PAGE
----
9. Who will start along side NaVorro Bowman? (Daniel Velazquez)
The 49ers signed Malcolm Smith because of his knowledge and production within the new defensive system. Smith looked good in the offseason program. But the 49ers also fell in love with Reuben Foster and traded up to get him at the back of the first round.
When the 49ers last saw Foster, they expected him to be medically cleared for the opening of training camp. (Foster underwent offseason shoulder surgery that was widely reported as a condition that scared off some NFL teams.)
There is no rush to get Foster onto the field. But he is such a talent that it will be difficult to keep him on the sideline. My guess is that Smith opens as the starter and they add more and more to Foster’s plate until he is deemed ready for an every-down role. His understanding and execution of the defense will determine when he takes over on a full-time basis.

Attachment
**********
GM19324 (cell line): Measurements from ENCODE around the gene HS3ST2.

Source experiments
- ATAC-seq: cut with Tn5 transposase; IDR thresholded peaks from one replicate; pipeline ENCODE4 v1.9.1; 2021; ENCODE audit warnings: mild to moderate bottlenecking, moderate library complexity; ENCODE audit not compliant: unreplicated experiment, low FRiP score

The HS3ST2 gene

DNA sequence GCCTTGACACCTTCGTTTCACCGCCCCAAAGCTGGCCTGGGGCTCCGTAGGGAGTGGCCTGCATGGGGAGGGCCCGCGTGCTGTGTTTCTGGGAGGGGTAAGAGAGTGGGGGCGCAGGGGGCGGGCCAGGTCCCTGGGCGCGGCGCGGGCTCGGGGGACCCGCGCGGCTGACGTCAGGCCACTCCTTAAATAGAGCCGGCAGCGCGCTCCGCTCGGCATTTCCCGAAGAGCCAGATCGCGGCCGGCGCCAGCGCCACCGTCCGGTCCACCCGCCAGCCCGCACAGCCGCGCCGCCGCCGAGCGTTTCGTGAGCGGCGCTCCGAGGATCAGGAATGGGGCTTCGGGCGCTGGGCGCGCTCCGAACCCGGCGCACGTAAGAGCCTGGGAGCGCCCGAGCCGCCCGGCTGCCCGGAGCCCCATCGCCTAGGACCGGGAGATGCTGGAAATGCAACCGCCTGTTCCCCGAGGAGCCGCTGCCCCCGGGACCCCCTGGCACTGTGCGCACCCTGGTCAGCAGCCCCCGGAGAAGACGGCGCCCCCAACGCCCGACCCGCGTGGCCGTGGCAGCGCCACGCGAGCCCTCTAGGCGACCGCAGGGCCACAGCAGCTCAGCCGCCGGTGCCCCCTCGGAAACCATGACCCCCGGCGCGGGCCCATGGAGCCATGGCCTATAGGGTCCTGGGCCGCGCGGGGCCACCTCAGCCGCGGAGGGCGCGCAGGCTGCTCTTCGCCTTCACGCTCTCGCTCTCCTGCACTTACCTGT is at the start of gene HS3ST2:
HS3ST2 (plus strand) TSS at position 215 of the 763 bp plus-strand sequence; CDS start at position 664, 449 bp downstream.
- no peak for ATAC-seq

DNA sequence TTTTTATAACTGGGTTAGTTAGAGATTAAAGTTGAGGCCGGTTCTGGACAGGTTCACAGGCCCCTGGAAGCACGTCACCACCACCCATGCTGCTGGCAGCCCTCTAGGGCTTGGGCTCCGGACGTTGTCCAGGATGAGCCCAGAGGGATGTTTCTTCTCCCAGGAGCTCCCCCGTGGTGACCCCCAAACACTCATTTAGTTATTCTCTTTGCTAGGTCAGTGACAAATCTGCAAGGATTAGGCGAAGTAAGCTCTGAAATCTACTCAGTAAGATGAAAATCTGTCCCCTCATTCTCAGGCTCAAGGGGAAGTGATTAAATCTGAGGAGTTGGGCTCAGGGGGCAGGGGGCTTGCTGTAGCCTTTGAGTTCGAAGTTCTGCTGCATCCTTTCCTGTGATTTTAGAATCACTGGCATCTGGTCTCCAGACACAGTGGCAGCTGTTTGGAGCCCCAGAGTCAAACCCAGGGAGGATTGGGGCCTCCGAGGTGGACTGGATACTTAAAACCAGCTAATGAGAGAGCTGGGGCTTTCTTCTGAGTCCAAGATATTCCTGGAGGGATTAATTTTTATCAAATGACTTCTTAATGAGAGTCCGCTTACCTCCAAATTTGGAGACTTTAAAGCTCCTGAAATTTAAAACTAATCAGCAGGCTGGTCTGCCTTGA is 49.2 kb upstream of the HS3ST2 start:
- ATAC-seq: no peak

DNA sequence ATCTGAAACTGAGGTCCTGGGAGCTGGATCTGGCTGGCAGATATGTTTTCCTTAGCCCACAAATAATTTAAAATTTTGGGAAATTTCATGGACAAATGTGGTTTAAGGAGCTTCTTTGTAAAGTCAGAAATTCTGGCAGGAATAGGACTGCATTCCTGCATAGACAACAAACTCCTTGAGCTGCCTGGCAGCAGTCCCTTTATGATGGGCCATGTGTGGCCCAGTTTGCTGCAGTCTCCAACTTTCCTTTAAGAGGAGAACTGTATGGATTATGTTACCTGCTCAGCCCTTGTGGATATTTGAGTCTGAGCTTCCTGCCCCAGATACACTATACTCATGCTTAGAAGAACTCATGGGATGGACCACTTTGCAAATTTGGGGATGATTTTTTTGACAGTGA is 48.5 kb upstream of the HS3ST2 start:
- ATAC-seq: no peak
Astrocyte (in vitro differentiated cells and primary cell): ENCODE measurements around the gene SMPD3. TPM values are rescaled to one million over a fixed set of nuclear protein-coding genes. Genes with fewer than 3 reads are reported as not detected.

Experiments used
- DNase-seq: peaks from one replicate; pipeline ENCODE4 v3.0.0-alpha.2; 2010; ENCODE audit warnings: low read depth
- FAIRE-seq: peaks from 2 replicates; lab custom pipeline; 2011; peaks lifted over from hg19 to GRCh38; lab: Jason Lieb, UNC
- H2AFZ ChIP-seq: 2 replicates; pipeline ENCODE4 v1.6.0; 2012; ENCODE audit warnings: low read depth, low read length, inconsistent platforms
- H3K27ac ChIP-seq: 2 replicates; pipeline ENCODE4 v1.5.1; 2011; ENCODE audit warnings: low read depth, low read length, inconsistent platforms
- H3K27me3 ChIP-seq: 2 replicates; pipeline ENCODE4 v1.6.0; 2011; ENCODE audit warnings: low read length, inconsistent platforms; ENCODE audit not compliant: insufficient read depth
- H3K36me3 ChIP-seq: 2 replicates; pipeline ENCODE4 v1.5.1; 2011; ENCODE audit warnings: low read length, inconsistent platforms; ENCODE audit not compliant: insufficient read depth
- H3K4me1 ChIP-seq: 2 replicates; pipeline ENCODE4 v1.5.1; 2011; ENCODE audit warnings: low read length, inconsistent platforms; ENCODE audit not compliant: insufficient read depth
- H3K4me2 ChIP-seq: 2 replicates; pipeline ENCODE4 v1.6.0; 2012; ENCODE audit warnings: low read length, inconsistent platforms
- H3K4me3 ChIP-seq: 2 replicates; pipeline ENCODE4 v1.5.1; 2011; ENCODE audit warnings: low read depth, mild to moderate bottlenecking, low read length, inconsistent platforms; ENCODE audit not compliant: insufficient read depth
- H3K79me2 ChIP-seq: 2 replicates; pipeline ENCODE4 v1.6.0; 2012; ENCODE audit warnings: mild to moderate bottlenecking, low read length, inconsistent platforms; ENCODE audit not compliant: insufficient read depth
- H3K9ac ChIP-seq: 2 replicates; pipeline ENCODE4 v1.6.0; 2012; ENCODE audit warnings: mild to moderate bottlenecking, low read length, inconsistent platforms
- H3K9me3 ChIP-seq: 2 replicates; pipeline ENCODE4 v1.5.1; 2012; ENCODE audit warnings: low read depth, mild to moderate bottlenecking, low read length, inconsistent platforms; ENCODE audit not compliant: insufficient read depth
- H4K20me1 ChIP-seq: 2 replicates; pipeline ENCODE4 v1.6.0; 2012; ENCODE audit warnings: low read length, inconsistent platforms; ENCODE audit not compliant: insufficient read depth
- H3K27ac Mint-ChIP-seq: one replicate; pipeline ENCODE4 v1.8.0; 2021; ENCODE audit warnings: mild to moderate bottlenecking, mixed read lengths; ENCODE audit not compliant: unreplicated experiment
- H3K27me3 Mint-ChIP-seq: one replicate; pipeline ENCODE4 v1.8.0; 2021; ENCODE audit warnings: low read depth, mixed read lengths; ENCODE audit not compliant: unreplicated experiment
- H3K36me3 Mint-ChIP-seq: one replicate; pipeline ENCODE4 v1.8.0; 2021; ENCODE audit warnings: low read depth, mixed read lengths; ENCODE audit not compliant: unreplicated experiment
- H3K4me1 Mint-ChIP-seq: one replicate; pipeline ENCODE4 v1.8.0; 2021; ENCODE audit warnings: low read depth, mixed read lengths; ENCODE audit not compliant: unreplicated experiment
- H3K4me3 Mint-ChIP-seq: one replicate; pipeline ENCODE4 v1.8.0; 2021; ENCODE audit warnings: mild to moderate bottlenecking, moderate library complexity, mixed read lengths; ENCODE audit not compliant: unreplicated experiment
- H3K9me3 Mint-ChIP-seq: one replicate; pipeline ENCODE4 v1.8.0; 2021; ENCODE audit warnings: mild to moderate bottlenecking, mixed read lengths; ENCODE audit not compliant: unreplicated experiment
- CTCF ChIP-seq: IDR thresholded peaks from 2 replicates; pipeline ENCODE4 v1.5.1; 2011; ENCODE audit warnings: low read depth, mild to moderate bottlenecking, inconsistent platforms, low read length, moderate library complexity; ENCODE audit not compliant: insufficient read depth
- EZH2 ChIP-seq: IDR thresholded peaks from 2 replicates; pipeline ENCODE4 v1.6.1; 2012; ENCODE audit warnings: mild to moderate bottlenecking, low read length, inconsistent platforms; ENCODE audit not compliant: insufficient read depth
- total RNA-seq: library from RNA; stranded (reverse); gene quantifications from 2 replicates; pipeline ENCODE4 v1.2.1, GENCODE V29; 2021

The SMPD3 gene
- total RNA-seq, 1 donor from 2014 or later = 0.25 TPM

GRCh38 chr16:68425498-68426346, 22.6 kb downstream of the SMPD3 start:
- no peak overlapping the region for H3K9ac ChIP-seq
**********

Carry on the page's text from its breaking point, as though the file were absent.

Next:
10. How much of a learning curve will there be for the defense going from a 3-4 to a 4-3? (David Hartless)
The 49ers plan to play a much more aggressive style of defense. The defensive linemen will be responsible for one gap, and they will be asked to charge up the field to disrupt plays in the backfield.
That sounds great, but it also leaves the defense susceptible to more big plays. Strong safety Eric Reid, stationed closer to the line of scrimmage, will have a key role in the run game. Free safety Jimmie Ward will be asked to make plays in the passing game.
Saleh’s defense, however, will be simple. Because of the limited number of calls, the defense should be more comfortable doing fewer things. The 49ers will likely have fewer blown assignments and gives them a chance to make a significant improvement over last season, when the club was the worst defense in the NFL.